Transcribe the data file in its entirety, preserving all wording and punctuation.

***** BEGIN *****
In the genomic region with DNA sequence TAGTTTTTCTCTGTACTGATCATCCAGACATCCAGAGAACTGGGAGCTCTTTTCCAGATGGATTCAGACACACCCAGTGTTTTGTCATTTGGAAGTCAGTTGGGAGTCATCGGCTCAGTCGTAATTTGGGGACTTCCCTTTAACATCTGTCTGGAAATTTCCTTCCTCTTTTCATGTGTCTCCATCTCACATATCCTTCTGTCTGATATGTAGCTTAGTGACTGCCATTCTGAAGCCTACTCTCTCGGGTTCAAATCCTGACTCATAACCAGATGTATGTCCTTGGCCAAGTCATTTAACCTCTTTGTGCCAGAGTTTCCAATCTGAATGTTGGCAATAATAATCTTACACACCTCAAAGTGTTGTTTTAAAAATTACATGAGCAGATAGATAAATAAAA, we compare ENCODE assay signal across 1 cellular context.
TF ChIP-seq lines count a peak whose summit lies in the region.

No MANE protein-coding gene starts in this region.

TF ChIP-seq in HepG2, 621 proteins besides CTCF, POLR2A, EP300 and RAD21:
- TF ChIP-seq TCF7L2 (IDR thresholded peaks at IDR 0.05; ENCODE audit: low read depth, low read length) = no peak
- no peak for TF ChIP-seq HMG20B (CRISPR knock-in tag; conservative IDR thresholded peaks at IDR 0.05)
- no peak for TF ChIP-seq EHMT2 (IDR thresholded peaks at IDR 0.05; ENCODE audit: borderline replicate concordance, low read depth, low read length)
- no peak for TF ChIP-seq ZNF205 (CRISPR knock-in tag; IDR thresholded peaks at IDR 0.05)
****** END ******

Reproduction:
In the genomic region with DNA sequence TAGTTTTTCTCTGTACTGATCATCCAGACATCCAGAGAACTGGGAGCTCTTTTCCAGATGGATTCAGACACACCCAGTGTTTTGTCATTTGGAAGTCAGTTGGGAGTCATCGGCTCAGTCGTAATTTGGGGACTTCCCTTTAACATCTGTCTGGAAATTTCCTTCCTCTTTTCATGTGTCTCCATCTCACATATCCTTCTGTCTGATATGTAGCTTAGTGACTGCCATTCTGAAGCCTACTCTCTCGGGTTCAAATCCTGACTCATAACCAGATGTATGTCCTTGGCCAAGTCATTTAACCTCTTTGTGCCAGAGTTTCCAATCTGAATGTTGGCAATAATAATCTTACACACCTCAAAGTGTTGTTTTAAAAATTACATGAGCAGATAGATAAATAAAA, we compare ENCODE assay signal across 1 cellular context.
TF ChIP-seq lines count a peak whose summit lies in the region.

No MANE protein-coding gene starts in this region.

TF ChIP-seq in HepG2, 621 proteins besides CTCF, POLR2A, EP300 and RAD21:
- TF ChIP-seq TCF7L2 (IDR thresholded peaks at IDR 0.05; ENCODE audit: low read depth, low read length) = no peak
- no peak for TF ChIP-seq HMG20B (CRISPR knock-in tag; conservative IDR thresholded peaks at IDR 0.05)
- no peak for TF ChIP-seq EHMT2 (IDR thresholded peaks at IDR 0.05; ENCODE audit: borderline replicate concordance, low read depth, low read length)
- no peak for TF ChIP-seq ZNF205 (CRISPR knock-in tag; IDR thresholded peaks at IDR 0.05)